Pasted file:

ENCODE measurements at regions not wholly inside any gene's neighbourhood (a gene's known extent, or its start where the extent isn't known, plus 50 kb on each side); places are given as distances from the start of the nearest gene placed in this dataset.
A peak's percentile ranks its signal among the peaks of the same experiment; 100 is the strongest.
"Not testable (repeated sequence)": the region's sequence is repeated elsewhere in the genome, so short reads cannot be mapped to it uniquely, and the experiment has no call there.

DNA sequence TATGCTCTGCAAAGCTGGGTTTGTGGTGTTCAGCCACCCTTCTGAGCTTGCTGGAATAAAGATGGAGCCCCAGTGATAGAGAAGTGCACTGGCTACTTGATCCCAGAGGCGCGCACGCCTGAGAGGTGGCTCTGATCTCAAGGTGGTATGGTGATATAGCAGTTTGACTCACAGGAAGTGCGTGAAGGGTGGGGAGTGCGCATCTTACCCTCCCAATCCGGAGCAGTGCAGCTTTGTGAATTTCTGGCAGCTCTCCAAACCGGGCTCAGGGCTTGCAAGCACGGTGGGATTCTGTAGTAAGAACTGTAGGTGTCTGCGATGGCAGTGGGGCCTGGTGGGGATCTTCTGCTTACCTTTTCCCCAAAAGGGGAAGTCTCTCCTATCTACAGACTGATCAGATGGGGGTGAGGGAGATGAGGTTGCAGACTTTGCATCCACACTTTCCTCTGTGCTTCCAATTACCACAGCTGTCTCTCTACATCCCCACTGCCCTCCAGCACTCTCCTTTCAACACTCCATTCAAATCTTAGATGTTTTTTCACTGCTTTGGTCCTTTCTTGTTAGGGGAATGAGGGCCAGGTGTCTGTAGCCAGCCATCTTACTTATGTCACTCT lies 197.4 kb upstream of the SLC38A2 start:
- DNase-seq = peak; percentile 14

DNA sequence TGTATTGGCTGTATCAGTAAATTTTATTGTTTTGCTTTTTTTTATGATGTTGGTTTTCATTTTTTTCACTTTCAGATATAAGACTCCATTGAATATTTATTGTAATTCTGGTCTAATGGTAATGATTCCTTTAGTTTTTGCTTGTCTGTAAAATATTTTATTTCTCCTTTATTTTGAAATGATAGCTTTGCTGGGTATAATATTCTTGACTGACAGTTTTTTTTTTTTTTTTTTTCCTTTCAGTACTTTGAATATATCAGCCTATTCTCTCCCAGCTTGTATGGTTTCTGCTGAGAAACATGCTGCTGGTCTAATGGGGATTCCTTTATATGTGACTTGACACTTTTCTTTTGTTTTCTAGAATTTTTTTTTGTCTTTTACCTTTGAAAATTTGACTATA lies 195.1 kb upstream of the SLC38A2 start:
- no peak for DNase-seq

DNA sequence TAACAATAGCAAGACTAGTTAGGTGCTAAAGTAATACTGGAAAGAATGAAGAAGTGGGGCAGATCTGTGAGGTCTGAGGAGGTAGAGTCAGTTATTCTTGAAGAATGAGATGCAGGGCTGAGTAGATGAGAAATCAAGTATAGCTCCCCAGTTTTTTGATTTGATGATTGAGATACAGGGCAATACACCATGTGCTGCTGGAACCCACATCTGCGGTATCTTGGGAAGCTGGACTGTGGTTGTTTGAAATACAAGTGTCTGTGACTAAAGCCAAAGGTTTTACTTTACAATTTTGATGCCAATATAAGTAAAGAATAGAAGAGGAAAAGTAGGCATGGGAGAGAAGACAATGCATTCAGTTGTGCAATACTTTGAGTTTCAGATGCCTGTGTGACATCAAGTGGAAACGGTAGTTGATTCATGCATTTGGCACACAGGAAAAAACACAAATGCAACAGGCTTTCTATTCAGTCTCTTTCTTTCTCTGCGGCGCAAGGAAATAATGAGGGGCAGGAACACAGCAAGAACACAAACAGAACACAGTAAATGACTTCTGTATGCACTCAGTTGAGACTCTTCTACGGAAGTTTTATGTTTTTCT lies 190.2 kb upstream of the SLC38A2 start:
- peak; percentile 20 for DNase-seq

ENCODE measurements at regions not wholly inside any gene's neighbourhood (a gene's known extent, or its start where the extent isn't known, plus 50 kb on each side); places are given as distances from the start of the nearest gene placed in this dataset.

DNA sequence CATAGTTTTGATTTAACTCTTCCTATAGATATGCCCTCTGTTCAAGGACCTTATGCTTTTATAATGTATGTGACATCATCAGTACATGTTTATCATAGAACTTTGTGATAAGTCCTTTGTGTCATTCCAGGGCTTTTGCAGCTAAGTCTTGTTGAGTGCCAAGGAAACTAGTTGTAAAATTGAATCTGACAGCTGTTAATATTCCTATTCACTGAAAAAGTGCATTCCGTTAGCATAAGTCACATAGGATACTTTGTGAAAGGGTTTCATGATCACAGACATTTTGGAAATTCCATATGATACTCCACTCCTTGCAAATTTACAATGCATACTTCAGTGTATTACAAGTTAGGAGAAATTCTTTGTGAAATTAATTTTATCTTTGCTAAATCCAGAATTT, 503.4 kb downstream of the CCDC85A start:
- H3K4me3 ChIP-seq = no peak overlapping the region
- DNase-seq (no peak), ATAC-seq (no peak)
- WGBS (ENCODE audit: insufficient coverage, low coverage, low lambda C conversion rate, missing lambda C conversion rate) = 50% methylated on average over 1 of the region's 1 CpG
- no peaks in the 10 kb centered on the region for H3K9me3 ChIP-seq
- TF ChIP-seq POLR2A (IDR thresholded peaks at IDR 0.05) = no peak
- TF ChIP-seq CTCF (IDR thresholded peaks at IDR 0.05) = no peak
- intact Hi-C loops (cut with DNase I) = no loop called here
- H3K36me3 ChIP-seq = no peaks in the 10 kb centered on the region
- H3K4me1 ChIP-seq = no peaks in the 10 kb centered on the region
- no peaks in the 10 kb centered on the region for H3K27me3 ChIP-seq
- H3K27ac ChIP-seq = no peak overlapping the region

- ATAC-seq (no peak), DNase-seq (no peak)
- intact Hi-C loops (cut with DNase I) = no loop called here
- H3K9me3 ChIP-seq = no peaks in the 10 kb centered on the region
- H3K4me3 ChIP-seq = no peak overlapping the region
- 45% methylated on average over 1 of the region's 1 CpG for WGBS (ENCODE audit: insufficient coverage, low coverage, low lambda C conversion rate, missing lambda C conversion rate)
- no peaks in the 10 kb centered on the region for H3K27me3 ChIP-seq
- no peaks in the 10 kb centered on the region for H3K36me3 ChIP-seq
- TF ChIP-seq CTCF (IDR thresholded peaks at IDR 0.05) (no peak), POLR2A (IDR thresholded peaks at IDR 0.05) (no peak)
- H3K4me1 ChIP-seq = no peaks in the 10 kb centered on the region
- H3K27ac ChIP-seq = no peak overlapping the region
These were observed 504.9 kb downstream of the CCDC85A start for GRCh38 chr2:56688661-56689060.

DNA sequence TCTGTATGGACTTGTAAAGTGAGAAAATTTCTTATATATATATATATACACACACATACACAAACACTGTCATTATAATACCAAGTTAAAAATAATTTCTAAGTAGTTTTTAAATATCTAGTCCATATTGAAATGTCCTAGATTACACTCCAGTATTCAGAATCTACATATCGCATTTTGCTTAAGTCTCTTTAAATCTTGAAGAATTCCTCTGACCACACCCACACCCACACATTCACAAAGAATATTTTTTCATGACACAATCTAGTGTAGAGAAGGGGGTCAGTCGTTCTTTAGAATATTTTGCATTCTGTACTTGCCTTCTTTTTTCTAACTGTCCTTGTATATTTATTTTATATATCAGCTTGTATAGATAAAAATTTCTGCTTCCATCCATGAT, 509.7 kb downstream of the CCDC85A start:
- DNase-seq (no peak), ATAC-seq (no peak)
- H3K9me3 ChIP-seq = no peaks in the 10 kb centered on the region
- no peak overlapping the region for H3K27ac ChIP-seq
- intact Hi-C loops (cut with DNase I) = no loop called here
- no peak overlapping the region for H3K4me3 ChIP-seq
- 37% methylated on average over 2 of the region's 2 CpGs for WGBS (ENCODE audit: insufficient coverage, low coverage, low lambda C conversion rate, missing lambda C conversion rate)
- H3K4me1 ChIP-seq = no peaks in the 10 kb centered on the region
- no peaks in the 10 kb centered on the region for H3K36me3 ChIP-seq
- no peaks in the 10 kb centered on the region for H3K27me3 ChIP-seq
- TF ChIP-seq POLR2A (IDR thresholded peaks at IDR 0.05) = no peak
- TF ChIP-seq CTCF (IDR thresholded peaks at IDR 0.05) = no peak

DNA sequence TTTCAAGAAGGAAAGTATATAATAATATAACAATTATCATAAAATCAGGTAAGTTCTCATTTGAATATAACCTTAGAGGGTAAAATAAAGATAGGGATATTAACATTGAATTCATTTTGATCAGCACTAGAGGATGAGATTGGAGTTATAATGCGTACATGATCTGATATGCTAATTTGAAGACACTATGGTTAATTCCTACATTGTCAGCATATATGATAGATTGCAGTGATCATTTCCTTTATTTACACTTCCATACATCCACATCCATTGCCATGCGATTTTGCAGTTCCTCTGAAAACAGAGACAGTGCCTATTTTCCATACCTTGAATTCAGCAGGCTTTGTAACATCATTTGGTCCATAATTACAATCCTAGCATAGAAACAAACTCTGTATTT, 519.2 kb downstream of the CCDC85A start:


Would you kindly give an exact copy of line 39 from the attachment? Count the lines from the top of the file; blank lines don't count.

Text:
- no peak overlapping the region for H3K4me3 ChIP-seq